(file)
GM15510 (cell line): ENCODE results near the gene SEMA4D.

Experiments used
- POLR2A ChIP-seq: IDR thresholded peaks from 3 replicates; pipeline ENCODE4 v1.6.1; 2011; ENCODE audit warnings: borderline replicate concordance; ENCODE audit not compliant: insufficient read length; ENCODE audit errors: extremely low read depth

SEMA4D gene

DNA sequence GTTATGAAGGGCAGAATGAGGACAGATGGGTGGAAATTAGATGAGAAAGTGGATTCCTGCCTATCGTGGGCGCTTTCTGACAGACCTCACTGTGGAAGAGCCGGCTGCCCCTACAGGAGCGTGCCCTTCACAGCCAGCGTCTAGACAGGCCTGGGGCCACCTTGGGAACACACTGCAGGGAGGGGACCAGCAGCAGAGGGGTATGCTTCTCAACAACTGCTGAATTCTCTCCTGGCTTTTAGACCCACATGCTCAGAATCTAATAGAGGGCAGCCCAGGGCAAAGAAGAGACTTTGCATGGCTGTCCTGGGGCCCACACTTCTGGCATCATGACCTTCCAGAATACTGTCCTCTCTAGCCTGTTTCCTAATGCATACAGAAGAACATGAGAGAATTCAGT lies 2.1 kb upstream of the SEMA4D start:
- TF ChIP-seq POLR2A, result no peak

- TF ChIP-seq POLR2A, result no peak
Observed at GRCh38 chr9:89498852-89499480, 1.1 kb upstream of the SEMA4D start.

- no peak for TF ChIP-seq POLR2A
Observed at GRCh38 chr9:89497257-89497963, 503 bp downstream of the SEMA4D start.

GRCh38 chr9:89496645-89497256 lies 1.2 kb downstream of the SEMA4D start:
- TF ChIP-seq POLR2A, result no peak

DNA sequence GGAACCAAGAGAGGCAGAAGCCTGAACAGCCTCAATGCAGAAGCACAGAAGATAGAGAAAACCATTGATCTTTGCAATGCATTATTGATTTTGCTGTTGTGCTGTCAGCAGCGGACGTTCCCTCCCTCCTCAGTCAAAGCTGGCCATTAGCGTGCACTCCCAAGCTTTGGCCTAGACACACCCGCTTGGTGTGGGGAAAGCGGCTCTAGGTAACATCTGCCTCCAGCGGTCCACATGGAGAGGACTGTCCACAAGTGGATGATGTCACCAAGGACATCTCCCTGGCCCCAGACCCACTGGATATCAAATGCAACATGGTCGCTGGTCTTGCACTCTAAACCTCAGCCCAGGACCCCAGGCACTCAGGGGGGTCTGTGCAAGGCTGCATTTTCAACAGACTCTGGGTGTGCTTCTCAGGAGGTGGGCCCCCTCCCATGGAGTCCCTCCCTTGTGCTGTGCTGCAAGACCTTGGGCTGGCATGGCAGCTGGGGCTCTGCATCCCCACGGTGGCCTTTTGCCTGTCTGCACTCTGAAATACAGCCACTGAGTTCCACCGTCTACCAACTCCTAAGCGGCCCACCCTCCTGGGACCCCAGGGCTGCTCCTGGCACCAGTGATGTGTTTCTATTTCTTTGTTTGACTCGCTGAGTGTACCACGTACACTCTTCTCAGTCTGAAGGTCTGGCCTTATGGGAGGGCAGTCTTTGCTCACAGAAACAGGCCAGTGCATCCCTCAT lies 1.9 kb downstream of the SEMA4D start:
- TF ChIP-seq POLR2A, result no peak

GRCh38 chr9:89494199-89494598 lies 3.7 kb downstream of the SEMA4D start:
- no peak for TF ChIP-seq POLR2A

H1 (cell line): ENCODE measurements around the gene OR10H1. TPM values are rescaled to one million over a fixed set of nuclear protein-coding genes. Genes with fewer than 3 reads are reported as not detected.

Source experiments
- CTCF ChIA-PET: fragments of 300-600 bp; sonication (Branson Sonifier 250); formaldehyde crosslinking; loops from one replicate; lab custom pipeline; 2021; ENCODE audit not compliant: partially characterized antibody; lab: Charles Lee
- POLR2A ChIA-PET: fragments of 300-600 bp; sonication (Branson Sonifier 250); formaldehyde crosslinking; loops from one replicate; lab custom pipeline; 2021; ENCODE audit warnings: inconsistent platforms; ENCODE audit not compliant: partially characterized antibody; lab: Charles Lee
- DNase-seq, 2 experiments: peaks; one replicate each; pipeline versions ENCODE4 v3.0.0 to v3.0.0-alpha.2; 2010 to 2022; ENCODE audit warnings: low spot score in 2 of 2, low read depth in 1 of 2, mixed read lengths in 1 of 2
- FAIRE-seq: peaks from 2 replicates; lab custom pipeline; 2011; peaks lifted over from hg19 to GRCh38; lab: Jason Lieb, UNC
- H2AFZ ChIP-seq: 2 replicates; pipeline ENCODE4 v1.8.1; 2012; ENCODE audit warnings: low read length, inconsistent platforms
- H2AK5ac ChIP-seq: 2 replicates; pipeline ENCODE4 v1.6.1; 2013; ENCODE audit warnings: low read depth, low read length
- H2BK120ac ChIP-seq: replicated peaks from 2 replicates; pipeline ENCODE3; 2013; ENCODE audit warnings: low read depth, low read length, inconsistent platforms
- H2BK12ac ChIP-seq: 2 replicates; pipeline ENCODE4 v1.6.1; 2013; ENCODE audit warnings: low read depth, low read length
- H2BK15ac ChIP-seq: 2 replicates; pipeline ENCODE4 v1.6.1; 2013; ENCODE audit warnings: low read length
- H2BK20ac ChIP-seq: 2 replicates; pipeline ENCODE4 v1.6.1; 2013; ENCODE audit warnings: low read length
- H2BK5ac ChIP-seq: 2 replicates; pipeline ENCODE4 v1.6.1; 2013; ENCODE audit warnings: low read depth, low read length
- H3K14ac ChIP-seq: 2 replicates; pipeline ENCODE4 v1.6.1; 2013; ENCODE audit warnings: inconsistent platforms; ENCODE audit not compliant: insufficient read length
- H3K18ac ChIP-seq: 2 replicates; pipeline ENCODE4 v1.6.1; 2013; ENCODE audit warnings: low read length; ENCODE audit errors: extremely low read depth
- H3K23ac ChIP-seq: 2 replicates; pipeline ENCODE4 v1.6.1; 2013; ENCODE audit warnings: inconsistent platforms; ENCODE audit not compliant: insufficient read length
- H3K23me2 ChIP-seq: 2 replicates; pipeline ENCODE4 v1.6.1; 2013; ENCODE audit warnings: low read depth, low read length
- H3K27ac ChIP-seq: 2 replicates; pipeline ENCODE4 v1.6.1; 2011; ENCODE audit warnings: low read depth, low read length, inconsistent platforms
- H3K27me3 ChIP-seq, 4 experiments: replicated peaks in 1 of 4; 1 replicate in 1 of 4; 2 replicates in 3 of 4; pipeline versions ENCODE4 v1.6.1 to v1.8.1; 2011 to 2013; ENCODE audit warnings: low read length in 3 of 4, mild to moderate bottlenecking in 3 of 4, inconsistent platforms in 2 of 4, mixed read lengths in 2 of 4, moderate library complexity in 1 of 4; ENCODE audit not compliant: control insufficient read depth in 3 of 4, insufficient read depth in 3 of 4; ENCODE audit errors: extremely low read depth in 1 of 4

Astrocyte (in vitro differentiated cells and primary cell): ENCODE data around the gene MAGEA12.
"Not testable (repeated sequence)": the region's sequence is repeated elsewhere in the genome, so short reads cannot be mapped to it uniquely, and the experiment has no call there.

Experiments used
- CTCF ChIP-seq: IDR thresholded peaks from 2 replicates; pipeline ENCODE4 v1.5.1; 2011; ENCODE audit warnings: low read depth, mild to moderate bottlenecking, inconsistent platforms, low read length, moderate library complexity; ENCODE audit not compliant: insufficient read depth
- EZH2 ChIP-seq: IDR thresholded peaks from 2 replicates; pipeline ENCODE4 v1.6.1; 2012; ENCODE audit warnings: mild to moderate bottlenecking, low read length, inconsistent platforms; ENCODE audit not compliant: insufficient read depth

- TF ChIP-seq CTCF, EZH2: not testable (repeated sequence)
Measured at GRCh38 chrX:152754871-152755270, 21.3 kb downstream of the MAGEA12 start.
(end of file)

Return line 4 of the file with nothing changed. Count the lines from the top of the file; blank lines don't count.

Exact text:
SEMA4D gene